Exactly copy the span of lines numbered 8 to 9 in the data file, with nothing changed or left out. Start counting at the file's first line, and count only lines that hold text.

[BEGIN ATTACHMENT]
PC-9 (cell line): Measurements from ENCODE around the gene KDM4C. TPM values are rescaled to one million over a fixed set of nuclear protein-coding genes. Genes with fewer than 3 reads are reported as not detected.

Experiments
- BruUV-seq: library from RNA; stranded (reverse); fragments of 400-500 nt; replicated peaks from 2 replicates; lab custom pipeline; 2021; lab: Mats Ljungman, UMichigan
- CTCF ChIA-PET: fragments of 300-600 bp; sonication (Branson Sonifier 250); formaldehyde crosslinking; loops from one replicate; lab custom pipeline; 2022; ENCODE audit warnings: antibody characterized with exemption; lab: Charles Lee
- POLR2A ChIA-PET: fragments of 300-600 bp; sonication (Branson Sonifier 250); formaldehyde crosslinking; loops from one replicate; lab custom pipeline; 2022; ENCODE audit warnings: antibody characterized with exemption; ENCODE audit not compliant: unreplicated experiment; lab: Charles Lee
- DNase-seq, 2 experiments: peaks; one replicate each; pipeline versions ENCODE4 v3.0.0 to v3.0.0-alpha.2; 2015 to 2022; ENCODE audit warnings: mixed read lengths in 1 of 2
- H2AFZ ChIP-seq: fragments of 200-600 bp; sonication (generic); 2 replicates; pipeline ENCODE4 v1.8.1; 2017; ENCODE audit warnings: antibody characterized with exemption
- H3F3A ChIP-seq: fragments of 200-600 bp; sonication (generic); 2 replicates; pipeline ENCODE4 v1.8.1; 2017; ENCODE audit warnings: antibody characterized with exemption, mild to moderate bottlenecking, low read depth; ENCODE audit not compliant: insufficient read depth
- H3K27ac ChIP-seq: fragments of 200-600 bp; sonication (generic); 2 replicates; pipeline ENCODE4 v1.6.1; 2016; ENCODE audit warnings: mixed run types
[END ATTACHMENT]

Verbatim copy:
- H3F3A ChIP-seq: fragments of 200-600 bp; sonication (generic); 2 replicates; pipeline ENCODE4 v1.8.1; 2017; ENCODE audit warnings: antibody characterized with exemption, mild to moderate bottlenecking, low read depth; ENCODE audit not compliant: insufficient read depth
- H3K27ac ChIP-seq: fragments of 200-600 bp; sonication (generic); 2 replicates; pipeline ENCODE4 v1.6.1; 2016; ENCODE audit warnings: mixed run types